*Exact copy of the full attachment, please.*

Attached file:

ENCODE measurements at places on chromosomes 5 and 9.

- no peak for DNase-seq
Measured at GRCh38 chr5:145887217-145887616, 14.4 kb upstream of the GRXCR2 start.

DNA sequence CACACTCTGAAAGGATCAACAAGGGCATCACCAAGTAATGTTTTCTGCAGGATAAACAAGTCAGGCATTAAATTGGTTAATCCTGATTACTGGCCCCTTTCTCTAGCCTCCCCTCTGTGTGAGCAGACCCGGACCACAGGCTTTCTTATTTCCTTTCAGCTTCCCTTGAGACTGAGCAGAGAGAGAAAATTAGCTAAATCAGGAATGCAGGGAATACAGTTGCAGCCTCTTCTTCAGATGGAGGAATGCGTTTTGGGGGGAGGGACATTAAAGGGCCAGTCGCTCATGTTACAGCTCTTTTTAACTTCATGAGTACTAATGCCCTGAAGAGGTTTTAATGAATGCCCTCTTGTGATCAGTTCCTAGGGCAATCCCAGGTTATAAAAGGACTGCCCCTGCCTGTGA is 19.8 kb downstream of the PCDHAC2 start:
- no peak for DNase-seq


ENCODE measurements at places on chromosomes 5 and 9.

- no peak for DNase-seq
Measured at GRCh38 chr5:145887217-145887616, 14.4 kb upstream of the GRXCR2 start.

DNA sequence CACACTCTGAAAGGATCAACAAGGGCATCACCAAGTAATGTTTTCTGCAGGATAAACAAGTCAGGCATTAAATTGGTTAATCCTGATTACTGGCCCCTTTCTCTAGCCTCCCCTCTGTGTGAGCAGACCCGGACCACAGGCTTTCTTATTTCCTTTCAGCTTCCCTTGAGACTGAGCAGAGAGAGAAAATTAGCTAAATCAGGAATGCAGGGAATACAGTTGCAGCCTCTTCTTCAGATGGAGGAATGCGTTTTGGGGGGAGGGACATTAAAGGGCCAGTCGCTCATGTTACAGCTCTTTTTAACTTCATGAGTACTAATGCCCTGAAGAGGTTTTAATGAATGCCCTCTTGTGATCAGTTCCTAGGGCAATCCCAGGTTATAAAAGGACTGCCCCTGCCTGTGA is 19.8 kb downstream of the PCDHAC2 start:
- no peak for DNase-seq